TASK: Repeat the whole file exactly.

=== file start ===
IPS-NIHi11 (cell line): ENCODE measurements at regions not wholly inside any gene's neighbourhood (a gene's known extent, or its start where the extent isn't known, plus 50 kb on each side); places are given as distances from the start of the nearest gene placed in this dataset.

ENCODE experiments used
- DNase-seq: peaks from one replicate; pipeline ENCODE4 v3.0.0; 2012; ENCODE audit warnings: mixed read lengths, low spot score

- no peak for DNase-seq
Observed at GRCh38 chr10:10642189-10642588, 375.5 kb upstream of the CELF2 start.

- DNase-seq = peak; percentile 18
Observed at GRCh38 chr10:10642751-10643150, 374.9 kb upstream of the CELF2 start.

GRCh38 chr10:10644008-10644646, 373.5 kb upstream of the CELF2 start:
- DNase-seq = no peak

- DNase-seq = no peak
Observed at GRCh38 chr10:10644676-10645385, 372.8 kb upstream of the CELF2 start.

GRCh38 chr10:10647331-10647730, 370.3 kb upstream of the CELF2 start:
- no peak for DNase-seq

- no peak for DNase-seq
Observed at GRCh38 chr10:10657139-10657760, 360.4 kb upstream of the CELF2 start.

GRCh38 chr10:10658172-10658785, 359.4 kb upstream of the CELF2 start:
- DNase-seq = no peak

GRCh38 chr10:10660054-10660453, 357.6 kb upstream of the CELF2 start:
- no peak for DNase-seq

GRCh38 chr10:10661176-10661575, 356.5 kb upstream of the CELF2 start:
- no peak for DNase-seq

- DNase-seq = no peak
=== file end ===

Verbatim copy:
IPS-NIHi11 (cell line): ENCODE measurements at regions not wholly inside any gene's neighbourhood (a gene's known extent, or its start where the extent isn't known, plus 50 kb on each side); places are given as distances from the start of the nearest gene placed in this dataset.

ENCODE experiments used
- DNase-seq: peaks from one replicate; pipeline ENCODE4 v3.0.0; 2012; ENCODE audit warnings: mixed read lengths, low spot score

- no peak for DNase-seq
Observed at GRCh38 chr10:10642189-10642588, 375.5 kb upstream of the CELF2 start.

- DNase-seq = peak; percentile 18
Observed at GRCh38 chr10:10642751-10643150, 374.9 kb upstream of the CELF2 start.

GRCh38 chr10:10644008-10644646, 373.5 kb upstream of the CELF2 start:
- DNase-seq = no peak

- DNase-seq = no peak
Observed at GRCh38 chr10:10644676-10645385, 372.8 kb upstream of the CELF2 start.

GRCh38 chr10:10647331-10647730, 370.3 kb upstream of the CELF2 start:
- no peak for DNase-seq

- no peak for DNase-seq
Observed at GRCh38 chr10:10657139-10657760, 360.4 kb upstream of the CELF2 start.

GRCh38 chr10:10658172-10658785, 359.4 kb upstream of the CELF2 start:
- DNase-seq = no peak

GRCh38 chr10:10660054-10660453, 357.6 kb upstream of the CELF2 start:
- no peak for DNase-seq

GRCh38 chr10:10661176-10661575, 356.5 kb upstream of the CELF2 start:
- no peak for DNase-seq

- DNase-seq = no peak